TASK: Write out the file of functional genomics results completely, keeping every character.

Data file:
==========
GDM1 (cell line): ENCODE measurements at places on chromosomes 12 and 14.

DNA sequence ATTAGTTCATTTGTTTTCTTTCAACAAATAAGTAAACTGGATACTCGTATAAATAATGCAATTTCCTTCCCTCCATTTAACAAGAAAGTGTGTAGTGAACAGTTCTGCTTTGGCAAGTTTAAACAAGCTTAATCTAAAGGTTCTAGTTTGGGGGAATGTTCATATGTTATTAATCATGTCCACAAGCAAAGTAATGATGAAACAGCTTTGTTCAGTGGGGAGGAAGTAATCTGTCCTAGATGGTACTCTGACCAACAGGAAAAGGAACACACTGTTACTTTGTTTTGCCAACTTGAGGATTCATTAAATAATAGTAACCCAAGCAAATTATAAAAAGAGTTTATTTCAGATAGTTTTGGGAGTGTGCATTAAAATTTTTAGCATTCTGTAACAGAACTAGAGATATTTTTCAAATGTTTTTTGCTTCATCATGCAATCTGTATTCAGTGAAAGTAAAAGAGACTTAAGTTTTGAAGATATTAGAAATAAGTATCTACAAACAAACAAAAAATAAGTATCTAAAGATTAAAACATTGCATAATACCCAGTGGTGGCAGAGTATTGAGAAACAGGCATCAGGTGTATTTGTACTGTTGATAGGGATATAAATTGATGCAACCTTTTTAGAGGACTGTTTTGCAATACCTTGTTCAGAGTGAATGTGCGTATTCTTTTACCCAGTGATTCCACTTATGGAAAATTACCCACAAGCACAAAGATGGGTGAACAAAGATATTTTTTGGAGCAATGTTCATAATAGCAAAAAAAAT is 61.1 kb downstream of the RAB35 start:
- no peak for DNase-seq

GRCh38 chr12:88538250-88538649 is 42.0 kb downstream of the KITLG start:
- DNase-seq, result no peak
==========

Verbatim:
GDM1 (cell line): ENCODE measurements at places on chromosomes 12 and 14.

DNA sequence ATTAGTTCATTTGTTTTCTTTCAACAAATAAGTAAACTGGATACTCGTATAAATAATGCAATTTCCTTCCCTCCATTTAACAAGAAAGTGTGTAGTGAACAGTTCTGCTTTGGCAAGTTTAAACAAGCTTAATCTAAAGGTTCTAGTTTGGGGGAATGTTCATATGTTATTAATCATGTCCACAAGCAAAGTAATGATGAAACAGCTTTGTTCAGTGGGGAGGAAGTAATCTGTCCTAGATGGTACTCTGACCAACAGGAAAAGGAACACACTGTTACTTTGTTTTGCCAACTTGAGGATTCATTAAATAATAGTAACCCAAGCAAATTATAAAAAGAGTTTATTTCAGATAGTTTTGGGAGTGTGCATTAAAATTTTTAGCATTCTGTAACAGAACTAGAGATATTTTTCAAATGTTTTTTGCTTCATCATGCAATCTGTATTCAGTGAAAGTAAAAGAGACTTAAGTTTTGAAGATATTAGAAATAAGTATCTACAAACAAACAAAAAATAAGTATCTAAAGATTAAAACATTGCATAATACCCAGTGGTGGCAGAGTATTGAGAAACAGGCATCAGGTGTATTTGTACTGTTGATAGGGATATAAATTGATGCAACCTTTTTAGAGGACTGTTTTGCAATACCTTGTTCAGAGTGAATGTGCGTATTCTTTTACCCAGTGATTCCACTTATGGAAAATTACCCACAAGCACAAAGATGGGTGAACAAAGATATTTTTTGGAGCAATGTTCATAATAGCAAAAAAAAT is 61.1 kb downstream of the RAB35 start:
- no peak for DNase-seq

GRCh38 chr12:88538250-88538649 is 42.0 kb downstream of the KITLG start:
- DNase-seq, result no peak